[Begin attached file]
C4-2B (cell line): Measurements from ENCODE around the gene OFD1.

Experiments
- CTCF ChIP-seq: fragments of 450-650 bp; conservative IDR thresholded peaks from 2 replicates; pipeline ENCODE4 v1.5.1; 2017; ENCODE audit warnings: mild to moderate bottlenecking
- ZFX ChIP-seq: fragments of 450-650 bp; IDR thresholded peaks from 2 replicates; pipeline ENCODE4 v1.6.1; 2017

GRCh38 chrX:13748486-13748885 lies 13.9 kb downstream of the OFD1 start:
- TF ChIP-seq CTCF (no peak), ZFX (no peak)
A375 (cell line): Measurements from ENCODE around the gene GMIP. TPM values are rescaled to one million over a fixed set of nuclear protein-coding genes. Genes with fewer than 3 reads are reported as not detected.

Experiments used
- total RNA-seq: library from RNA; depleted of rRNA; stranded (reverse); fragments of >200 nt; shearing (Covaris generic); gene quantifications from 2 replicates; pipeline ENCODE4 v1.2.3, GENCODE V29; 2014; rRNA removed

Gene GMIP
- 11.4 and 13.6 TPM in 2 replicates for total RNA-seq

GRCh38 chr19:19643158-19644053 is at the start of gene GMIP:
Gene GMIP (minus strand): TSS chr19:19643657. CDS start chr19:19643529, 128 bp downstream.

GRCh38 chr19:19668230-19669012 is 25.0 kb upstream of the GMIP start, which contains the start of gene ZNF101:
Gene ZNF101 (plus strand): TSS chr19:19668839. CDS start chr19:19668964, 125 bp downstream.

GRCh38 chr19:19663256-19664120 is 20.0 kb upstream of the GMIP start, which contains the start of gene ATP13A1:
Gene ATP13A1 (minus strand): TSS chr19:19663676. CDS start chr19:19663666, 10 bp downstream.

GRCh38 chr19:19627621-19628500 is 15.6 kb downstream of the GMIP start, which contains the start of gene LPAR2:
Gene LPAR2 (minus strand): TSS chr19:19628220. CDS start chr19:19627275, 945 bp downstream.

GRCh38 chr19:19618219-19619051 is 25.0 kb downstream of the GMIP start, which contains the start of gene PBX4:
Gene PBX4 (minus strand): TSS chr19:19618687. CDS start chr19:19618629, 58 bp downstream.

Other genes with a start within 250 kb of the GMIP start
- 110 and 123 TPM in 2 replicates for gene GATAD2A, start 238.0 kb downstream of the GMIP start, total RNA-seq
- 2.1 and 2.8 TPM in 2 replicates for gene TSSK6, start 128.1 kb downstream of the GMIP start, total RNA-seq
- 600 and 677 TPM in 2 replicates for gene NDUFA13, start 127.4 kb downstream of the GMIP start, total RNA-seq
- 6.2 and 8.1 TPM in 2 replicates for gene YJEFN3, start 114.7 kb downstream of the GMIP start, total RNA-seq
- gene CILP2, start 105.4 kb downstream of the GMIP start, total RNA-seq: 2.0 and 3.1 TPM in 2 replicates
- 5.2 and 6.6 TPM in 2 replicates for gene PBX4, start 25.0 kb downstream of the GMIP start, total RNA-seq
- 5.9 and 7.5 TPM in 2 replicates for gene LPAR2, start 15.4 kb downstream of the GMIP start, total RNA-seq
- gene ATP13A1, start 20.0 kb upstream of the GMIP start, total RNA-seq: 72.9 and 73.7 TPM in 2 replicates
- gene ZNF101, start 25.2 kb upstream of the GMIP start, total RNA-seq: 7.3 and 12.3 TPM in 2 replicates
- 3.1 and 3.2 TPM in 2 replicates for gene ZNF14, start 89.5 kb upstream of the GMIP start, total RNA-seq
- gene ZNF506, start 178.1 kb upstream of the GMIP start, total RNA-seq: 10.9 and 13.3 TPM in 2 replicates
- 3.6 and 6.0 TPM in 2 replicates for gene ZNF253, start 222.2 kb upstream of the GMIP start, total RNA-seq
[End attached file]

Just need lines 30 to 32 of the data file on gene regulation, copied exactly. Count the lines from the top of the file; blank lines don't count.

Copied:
- gene ATP13A1, start 20.0 kb upstream of the GMIP start, total RNA-seq: 72.9 and 73.7 TPM in 2 replicates
- gene ZNF101, start 25.2 kb upstream of the GMIP start, total RNA-seq: 7.3 and 12.3 TPM in 2 replicates
- 3.1 and 3.2 TPM in 2 replicates for gene ZNF14, start 89.5 kb upstream of the GMIP start, total RNA-seq